However, the most significant factor in society’s acquiescence to the homosexual lobby, and our subsequent reversal of the once accepted moral code, has been the decline of belief in God – particularly within the developed world. Various statistical surveys indicate that secularism – the view that religion has no relevance for societal values and practices – is now on a level footing with religious affiliation and, within the next couple of years, is expected to surpass it as the predominant worldview in most Western nations. And with the decline of theism – belief in God – comes an almost unavoidable loss of belief in absolutes. The reason for this is simple: without God, there really are no absolutes. There can’t be, because there is no external source of morality against which to measure our behaviour. Right and wrong simply become a matter of communal consensus, and consensus can change very quickly.
But there is a problem with subjective morality. If societal consensus has now decided that homosexuality is acceptable, what is to stop society deciding that child marriage is also acceptable. The same arguments used to support gay marriage could be trotted out to justify a 40-year-old man marrying a 12-year-old girl: “We’re in love and we’re not hurting anyone. You can’t impose your values on us.” It is equally conceivable that similar arguments could be used to justify polygamy or incest. You see, when God is removed from the equation, absolute moral values become unsustainable, because there is no longer any basis for them. Morality ultimately becomes just another list of “preferences” that cannot be enforced or even insisted upon. When there is no external, authoritative source against which to measure our morality, everything becomes a matter of personal opinion: subjectivism reigns.
Intelligent atheists concede the impossibility of absolute morality without God:
Jean-Paul Sartre: “If God does not exist … there disappears with him all possibility of finding values in an intelligible heaven. There can no longer be any good, a prior, since there is no infinite and perfect consciousness to think it.” (Jean-Paul Sartre, Existentialism Is a Humanism, New Haven, Conn: Yale University Press, 2007, p.28)
Paul Kurtz: “If they [moral and ethical principles] are neither derived from God nor anchored in some transcendent ground, they are purely ephemeral.” (Paul Kurtz, Forbidden Fruit, Prometheus, 1988, p.65.)
Julian Baggini: “If there is no single moral authority [no God] we have to in some sense create values for ourselves … and that means that moral claims are not true or false.” (Julian Baggini, Atheism: A Very Short Introduction, Oxford University Press, 2003, pp.41-51.)
Richard Dawkins: “The universe [without God] … has no design, no purpose, no evil, no good, nothing but pitiless indifference.” (Richard Dawkins, ‘God’s Utility Function’, Scientific American, November 1995, p.85,) He also comments, “It is pretty hard to defend absolutist morals on grounds other than religious ones.” (Richard Dawkins, The God Delusion, London: Bantam Press, 2006, p.232.)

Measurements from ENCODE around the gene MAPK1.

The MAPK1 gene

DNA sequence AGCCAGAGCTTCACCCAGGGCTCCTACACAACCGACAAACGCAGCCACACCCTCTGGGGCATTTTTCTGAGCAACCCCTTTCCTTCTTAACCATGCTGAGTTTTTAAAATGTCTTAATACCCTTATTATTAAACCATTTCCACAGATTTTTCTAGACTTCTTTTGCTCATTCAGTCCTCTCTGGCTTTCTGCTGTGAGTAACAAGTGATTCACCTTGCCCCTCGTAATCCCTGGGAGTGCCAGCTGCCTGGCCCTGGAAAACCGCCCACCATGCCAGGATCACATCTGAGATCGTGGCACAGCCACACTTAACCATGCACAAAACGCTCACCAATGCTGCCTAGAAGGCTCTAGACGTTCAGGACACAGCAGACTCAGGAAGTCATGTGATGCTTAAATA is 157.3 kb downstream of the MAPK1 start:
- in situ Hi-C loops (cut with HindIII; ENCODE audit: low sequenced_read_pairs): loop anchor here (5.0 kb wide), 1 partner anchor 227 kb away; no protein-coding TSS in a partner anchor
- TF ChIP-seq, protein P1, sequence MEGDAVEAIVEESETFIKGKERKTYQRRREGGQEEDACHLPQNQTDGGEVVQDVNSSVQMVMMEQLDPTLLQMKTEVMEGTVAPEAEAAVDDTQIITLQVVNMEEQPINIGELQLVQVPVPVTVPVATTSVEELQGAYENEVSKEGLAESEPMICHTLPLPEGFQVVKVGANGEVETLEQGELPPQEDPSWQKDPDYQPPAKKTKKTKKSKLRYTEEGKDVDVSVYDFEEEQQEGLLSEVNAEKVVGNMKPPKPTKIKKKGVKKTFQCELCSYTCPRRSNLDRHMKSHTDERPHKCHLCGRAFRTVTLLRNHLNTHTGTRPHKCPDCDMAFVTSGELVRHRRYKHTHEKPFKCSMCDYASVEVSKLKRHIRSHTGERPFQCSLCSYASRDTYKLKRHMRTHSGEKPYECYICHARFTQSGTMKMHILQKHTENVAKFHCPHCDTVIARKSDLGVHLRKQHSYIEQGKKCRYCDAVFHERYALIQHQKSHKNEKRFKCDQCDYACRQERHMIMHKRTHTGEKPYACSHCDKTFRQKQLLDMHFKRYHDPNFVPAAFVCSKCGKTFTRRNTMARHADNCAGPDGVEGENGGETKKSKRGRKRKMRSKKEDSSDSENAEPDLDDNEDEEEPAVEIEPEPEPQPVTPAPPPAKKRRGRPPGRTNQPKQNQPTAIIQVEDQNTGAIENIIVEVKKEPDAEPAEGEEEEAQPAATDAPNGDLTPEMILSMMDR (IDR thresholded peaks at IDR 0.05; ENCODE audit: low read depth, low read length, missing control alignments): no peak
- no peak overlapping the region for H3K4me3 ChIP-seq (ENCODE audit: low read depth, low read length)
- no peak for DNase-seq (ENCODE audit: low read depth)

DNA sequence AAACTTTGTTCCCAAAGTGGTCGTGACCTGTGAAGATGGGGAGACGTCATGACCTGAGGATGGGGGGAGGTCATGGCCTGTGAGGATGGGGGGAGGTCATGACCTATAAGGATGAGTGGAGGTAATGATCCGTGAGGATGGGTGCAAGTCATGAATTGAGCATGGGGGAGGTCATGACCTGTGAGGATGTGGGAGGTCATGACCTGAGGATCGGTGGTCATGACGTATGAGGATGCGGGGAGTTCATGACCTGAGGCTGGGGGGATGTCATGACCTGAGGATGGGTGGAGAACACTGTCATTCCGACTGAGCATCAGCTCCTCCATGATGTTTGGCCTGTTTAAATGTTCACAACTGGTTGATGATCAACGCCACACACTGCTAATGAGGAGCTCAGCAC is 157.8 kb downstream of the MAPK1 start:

So, what is my point? The issue of whether or not you believe homosexuality to be a morally acceptable practice ultimately depends upon two more fundamental questions: Is there a God? And, has he communicated his absolute moral standards to humanity? I am aware that certain liberal branches of the Christian church condone homosexual practice. That is because they answer the second of these two questions negatively. But Bible-believing Christians, who believe in a creator God who has declared to mankind an unequivocal set of standards by which we must live, are left with no choice but to regard homosexuality as behaviour that contravenes God’s absolute moral code.
In holding this view myself, I do not hate homosexuals. That is a simplistic, reductionist argument. It is entirely possible to treat a person with respect and love while disagreeing with a particular viewpoint that they hold. Let’s be very clear on this: If I disagree with the homosexual moral viewpoint, I don’t hate homosexuals – I just disagree with them on that particular moral issue. The reactionary claim that “if you disagree with me, you must hate me!” is extremely naïve and childish. Let us be adult about this, please! A mature society that values both tolerance and free speech, must uphold the right of individuals to respectfully voice alternate viewpoints without the ridiculous claim of “hate speech” being thrown at them.
So, to those who have a problem with traditional Christianity’s continued unwillingness to condone homosexuality, let me make the following concluding points:
– The issue is really about whether absolute morals exist.
– And this, ultimately, is a question of whether God exists.
– Furthermore, choosing to believe, follow and articulate God’s absolute standards as revealed in the Bible does not constitute hate speech. Christians who disagree with homosexuality do not do so because they hate homosexuals, but because they believe in God and are seeking to follow and defend his moral code.
– Many Bible-believing Christians are more than happy to engage in friendship with homosexuals, despite the fact that we do not agree with every moral viewpoint that they hold. Each person must make their own moral decisions – decisions for which we will all ultimately give an account to God. I cannot force my views on another person, but that does not mean I must be forced to agree with them either. If total agreement on every issue was a pre-requisite for friendship, no one would have any friends! And, surely, if friendship is to have any meaning, it must allow for divergence of opinions in even these big issues.
– Finally, as I’ve written in past articles, tolerance refers to respectful discussion of divergent viewpoints. It does NOT mean enforced conformity to a single viewpoint, nor must it ever result in repressive censorship of divergent views.